In regard to the issue of appointment, Watts, citing the holding in Marbury v. Madison, 5 U.S. (1 Cranch) 137, 2 L. Ed. 60 (1803), argues that formalities of appointment are only evidence of appointment and do not control whether there actually was an appointment. In effect, Watts argues that the circumstances as a whole indicate the intention to appoint Watts to the civil service. The court in Acosta distinguished Marbury and rejected precisely this argument, noting that Marbury involved a failure to deliver a commission, not a requirement of appointment. Acosta, 803 F.2d at 693. The formalities of the appointment were observed in Marbury. Id. In Costner the former Court of Claims also rejected the "totality of the circumstances" test suggested by Watts for determining whether there is "appointment." Costner, 665 F.2d at 1020.
Watts offers no other basis for finding "appointment" to the civil service. The undisputed facts of this case indicate that Watts never executed an SF 50 or 52 or any other standard form or document creating a nexus between him and the government, was never given an oath of office, and was not aware of the CIA's involvement until after his employment contract was executed. Acceptance is important, as membership in the civil service imports burdens as well as benefits. The cases mentioning standard forms and oaths of office do not necessarily exclude other rituals that may be devised to signalize an appointment from time to time. The essential prerequisites are an authorized appointing officer who takes an action that reveals his awareness he is making an appointment in the United States civil service, and action by the appointee denoting acceptance. The evidence that the CIA at one point offered Watts a "career position" in the federal service in 1966, and he refused, implies that both he and the CIA correctly did not consider that he was already in the civil service. It is clear the CIA knew how to create positions whose incumbents were "employees" within the statutory definition.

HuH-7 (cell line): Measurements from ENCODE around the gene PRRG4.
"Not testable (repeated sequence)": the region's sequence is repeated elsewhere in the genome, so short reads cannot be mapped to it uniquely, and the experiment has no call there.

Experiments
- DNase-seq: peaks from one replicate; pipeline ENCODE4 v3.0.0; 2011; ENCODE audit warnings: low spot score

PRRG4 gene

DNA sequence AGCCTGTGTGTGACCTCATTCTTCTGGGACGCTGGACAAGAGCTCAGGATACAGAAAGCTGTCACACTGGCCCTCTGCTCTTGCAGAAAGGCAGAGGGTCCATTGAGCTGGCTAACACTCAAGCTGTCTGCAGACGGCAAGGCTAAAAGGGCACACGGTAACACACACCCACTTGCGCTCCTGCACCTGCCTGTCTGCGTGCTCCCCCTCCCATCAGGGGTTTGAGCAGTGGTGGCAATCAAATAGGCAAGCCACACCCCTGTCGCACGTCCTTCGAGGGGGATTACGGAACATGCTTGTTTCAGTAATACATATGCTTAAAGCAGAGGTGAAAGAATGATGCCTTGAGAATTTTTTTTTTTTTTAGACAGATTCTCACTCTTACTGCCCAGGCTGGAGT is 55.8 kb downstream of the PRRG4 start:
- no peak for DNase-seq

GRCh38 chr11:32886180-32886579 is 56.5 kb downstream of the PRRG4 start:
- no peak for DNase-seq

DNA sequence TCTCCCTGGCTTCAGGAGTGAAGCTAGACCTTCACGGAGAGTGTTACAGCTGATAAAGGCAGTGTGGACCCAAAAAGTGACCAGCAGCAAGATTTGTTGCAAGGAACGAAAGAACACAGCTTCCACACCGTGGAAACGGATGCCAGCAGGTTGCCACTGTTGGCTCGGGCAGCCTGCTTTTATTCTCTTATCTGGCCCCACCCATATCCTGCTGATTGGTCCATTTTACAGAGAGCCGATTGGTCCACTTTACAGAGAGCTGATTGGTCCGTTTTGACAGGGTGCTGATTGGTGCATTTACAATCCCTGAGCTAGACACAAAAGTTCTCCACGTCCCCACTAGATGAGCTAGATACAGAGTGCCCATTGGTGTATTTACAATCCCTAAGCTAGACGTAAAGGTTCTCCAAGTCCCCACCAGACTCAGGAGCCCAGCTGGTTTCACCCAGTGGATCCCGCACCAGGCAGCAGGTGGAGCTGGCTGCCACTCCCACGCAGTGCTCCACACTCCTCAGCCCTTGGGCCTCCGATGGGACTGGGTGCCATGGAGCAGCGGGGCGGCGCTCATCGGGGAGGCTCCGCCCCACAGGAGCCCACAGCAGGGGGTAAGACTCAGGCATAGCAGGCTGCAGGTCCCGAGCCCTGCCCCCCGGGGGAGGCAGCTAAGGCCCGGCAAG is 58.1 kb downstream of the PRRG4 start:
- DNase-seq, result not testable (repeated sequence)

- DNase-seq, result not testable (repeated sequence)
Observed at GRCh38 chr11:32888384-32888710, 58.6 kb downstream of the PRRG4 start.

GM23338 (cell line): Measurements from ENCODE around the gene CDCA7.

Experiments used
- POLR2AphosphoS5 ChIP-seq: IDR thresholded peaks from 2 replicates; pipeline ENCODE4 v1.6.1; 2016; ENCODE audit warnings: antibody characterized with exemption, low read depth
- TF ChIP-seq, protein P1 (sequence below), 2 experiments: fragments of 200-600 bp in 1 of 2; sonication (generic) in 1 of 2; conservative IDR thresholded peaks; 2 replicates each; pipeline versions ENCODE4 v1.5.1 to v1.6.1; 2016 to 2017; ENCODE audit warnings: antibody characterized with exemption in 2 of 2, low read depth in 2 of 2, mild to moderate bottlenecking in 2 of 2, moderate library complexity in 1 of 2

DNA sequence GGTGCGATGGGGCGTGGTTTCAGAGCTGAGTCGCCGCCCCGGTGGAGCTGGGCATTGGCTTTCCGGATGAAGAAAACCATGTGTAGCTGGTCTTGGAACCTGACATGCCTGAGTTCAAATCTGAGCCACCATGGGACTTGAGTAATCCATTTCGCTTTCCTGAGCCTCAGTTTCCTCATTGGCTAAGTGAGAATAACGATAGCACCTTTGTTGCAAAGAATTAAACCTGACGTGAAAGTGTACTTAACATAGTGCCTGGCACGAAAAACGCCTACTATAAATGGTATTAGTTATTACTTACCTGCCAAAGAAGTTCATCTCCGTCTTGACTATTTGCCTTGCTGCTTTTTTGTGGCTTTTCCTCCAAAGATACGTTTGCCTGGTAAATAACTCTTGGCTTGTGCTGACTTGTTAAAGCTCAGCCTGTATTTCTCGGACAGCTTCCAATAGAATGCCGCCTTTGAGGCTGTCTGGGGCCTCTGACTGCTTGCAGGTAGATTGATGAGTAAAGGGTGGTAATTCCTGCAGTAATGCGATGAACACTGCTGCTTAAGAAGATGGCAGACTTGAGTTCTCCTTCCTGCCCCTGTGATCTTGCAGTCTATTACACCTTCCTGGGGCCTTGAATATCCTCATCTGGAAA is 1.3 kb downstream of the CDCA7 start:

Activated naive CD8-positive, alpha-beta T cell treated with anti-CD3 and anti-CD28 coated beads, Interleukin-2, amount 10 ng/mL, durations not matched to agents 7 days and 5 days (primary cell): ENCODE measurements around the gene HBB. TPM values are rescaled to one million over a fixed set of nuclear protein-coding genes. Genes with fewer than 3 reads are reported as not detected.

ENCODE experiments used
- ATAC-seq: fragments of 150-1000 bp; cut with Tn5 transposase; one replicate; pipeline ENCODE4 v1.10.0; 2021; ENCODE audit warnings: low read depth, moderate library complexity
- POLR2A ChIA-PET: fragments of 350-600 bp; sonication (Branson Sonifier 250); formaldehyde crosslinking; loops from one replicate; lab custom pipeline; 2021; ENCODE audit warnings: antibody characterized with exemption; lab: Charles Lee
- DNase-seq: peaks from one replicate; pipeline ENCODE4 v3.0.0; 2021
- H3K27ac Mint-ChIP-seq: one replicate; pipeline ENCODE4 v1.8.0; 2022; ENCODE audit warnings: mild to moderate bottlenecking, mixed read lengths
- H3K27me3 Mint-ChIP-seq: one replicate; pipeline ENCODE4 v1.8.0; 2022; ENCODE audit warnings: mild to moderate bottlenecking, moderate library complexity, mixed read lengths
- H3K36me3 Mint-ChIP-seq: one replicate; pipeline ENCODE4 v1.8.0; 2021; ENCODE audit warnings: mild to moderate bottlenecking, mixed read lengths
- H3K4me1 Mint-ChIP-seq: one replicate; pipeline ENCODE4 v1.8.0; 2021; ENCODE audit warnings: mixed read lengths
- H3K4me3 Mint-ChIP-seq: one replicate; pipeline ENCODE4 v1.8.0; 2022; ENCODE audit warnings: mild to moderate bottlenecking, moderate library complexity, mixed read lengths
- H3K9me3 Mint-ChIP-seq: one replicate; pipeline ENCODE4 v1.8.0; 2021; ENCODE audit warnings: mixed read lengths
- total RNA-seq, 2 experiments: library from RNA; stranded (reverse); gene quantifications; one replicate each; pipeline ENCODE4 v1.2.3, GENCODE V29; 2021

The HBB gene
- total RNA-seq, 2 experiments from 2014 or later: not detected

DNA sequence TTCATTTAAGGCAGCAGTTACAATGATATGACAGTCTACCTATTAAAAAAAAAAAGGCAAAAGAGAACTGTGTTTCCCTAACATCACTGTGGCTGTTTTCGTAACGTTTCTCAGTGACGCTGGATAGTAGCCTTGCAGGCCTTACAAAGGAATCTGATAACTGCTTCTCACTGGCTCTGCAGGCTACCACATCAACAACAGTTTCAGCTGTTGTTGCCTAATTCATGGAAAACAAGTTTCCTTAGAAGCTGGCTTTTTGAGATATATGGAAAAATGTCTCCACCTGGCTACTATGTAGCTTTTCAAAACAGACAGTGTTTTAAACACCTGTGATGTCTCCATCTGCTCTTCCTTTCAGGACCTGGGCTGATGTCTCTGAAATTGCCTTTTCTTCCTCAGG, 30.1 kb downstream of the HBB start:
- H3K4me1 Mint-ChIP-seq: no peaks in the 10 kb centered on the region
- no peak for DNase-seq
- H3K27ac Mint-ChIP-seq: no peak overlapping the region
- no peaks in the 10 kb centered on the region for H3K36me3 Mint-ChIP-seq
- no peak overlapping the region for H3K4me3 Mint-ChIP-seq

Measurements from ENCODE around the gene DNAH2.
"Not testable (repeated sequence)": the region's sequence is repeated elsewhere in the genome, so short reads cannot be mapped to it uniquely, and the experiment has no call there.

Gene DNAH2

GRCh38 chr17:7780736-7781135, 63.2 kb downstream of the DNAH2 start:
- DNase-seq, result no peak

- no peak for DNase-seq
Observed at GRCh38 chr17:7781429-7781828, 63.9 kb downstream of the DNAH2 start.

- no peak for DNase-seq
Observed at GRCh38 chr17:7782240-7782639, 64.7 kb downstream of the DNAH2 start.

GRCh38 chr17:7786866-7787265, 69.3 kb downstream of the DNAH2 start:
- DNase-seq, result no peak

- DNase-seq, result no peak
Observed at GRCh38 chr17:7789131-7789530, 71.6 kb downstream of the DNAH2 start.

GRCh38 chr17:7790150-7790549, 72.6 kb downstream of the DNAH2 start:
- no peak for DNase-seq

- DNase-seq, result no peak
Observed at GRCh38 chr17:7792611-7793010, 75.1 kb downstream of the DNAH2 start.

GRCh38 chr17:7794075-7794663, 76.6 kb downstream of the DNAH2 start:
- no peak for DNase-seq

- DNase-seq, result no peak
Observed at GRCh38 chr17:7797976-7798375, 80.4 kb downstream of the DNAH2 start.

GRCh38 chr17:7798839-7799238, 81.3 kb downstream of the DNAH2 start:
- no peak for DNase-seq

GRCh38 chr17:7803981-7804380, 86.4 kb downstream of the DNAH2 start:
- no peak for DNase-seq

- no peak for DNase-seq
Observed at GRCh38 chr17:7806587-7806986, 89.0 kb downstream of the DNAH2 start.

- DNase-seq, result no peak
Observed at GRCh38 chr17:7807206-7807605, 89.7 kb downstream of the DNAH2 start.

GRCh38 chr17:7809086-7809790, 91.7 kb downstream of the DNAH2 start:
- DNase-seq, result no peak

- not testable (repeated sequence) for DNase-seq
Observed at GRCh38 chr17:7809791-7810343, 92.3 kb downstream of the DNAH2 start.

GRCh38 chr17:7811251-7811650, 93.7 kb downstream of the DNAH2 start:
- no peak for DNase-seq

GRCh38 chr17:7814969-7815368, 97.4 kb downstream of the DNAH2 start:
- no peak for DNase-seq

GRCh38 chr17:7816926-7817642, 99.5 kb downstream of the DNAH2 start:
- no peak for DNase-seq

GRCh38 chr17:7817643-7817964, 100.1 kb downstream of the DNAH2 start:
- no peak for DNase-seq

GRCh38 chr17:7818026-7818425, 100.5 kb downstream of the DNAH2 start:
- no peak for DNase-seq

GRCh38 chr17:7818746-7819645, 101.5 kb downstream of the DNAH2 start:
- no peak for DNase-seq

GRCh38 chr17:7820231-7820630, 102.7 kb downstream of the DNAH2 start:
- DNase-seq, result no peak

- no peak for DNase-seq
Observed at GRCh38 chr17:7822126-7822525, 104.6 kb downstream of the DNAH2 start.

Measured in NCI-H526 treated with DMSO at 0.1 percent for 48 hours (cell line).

We do not accept the proposition suggested by Watts that an individual can become a federal employee in a passive manner without appointment, or with appointment only to the service of a private carrier, and even without an awareness at the beginning of the contractual relationship, of the involvement of the government. The status of "employee" requires an unequivocal intention to bring an individual within the civil service. Acosta, 803 F.2d at 692-94. Employees of government proprietaries, without appointment, are not such "employees." The case of the overt government corporation, such as the former Reconstruction Finance Corporation, differs for many reasons and our holding does not apply to it. We hold that the board's finding that Watts was never "appointed" in the civil service is supported by all the facts.
As an alternative to relief under the provisions of section 2105, Watts argues that he is entitled to civil service credit for "contract services" pursuant to the provisions of the Federal Personnel Manual Supplement. FPM Supp. 831-1, Subch. S3-3(c) (March 29, 1985). Watts also suggests relief is available under 5 C.F.R. Sec. 831.201 as well as other "informal" internal guidance. In Acosta, this court reversed the board on this point: